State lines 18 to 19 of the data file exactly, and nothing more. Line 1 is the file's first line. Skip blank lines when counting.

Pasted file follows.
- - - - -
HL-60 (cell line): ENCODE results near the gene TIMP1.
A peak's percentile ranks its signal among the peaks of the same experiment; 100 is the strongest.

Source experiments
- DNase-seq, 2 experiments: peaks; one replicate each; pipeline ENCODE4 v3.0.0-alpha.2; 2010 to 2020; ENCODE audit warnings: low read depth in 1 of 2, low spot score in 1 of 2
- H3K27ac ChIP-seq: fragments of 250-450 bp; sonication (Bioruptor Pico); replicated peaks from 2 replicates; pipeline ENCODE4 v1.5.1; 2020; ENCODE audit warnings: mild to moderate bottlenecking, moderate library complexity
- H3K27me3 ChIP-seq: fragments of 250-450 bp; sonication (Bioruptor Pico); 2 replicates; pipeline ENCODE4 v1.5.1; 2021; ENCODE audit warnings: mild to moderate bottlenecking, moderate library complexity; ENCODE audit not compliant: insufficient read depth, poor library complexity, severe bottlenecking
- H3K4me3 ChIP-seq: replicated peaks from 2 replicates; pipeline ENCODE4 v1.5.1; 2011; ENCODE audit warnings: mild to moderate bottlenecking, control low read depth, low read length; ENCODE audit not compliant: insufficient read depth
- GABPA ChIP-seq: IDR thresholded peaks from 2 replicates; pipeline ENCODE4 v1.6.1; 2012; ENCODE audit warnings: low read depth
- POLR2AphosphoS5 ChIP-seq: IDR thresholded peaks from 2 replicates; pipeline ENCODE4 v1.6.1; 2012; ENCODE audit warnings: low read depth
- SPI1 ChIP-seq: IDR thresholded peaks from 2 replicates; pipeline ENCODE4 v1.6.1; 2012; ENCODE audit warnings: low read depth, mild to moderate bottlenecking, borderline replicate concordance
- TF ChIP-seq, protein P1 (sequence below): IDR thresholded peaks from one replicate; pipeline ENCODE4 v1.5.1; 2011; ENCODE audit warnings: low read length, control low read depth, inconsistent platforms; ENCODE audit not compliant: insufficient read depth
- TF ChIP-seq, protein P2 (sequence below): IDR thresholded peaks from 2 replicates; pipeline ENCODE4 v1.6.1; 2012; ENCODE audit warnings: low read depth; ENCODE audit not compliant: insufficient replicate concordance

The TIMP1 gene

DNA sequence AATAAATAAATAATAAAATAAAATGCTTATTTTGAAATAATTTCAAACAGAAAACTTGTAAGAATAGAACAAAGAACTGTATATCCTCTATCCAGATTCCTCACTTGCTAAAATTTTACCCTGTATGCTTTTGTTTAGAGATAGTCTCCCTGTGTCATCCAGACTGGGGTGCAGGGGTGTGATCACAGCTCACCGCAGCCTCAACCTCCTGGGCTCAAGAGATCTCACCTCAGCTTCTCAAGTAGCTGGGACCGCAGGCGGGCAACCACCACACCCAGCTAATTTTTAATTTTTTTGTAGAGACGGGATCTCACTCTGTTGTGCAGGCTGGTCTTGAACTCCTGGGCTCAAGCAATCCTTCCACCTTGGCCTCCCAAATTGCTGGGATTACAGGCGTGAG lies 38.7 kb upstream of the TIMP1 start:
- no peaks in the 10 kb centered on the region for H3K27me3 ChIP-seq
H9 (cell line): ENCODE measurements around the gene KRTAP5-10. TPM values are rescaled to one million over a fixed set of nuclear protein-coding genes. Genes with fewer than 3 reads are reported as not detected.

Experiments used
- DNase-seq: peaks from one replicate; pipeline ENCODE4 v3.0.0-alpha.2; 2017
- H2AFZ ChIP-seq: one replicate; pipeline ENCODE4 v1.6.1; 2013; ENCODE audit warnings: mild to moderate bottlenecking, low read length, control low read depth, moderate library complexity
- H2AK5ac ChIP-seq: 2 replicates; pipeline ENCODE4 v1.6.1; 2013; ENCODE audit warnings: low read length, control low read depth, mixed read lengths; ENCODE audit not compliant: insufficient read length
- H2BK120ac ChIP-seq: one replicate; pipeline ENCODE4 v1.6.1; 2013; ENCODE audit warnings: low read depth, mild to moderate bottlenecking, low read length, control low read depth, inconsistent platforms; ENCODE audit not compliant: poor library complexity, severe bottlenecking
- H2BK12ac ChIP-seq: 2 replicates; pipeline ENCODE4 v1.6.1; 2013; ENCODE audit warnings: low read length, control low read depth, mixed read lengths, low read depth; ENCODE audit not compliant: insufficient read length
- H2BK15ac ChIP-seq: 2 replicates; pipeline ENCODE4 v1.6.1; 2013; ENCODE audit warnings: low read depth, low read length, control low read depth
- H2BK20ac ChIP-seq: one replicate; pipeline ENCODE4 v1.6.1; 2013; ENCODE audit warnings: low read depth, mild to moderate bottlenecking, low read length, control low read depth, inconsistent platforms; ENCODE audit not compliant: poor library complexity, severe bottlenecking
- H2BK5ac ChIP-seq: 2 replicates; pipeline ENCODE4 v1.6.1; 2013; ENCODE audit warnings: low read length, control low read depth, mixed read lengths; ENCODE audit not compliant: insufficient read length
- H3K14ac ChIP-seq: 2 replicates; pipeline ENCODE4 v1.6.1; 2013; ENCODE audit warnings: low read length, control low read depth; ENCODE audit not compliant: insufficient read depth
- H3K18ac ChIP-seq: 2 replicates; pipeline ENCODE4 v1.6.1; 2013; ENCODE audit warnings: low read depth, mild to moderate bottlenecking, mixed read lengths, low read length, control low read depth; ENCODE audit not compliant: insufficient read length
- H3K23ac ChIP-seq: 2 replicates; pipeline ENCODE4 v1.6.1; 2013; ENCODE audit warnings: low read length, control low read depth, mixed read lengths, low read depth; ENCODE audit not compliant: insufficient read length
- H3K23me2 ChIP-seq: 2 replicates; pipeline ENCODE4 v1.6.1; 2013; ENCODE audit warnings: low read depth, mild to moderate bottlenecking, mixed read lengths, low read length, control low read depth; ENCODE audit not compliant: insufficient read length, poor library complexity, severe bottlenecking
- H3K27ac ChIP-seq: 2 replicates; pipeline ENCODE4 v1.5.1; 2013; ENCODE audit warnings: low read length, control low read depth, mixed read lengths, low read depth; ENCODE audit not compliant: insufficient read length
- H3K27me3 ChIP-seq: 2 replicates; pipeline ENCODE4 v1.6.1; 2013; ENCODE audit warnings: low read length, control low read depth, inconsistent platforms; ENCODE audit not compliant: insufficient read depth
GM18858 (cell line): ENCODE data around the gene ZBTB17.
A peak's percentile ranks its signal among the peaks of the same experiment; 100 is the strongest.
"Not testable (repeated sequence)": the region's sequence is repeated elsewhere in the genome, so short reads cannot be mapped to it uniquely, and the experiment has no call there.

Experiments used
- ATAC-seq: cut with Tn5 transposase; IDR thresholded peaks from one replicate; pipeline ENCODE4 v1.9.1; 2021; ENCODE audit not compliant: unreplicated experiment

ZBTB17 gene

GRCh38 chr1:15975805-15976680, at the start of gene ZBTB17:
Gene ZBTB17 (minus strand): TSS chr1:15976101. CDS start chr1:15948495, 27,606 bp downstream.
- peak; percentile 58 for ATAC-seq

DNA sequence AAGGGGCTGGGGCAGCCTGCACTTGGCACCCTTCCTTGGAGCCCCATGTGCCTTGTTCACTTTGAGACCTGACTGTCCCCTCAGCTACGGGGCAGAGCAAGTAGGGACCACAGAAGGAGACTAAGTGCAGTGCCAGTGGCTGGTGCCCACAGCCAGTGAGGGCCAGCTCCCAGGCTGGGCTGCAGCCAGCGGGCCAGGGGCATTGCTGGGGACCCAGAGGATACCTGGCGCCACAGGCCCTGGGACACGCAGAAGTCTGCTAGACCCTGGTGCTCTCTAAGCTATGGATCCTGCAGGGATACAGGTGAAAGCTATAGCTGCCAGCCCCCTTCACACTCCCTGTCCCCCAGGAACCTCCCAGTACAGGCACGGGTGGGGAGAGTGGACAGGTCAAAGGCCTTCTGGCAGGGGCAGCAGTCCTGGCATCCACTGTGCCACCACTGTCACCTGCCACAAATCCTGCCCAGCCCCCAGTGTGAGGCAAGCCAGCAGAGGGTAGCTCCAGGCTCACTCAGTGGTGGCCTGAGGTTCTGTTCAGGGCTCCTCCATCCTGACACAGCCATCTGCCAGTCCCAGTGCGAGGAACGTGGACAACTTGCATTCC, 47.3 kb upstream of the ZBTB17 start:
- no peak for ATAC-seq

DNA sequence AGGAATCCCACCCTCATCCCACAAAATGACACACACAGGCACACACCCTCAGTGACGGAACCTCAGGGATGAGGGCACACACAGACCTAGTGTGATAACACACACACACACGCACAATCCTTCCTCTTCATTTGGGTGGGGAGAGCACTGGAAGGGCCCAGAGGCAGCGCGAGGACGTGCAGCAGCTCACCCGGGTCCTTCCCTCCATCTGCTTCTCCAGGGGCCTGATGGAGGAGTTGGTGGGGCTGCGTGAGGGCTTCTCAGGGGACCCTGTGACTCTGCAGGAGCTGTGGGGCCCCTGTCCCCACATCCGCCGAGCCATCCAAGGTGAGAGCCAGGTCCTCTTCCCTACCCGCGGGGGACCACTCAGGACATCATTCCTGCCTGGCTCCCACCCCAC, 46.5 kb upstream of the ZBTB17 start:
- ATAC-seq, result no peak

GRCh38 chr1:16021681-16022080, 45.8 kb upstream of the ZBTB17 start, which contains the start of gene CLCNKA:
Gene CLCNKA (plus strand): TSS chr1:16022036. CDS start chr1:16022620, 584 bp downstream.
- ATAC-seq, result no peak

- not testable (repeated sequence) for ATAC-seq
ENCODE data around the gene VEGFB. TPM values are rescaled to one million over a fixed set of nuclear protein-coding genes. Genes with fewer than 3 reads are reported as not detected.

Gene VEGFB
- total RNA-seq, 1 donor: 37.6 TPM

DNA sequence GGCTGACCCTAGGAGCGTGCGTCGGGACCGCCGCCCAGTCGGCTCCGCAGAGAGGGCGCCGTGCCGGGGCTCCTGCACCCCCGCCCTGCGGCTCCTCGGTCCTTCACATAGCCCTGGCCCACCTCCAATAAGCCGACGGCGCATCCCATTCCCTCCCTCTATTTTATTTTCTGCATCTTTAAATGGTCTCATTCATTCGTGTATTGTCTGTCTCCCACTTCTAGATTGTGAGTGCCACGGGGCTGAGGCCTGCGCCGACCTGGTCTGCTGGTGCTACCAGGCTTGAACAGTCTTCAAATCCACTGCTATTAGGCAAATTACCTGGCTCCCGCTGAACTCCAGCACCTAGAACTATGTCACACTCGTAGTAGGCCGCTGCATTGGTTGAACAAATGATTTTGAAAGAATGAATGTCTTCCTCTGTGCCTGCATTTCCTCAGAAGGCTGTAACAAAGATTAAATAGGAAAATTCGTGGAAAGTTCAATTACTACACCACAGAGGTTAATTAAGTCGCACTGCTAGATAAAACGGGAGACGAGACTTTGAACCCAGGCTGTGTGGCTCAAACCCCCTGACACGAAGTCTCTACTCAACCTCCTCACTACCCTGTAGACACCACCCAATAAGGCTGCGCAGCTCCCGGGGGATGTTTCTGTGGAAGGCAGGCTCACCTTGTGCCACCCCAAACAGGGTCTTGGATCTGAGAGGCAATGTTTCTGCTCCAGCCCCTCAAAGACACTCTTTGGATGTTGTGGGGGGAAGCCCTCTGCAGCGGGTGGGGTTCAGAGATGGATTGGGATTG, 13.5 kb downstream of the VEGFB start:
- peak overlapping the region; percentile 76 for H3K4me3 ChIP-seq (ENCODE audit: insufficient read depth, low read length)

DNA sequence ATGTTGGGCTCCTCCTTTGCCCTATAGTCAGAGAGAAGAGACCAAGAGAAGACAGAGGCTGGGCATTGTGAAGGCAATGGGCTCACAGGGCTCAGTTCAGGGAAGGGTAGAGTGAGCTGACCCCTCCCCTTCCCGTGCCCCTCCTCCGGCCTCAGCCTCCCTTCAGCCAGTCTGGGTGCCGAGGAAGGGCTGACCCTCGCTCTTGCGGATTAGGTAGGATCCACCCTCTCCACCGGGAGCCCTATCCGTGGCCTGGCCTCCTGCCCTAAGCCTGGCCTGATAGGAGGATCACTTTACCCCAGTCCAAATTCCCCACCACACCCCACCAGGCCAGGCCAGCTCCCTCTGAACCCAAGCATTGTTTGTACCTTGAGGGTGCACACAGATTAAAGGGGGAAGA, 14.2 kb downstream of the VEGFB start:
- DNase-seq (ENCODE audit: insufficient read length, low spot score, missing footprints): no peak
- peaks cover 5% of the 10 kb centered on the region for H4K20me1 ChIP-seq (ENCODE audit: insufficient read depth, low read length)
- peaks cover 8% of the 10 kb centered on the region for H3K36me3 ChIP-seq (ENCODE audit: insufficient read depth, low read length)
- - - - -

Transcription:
- DNase-seq: peaks from one replicate; pipeline ENCODE4 v3.0.0-alpha.2; 2017
- H2AFZ ChIP-seq: one replicate; pipeline ENCODE4 v1.6.1; 2013; ENCODE audit warnings: mild to moderate bottlenecking, low read length, control low read depth, moderate library complexity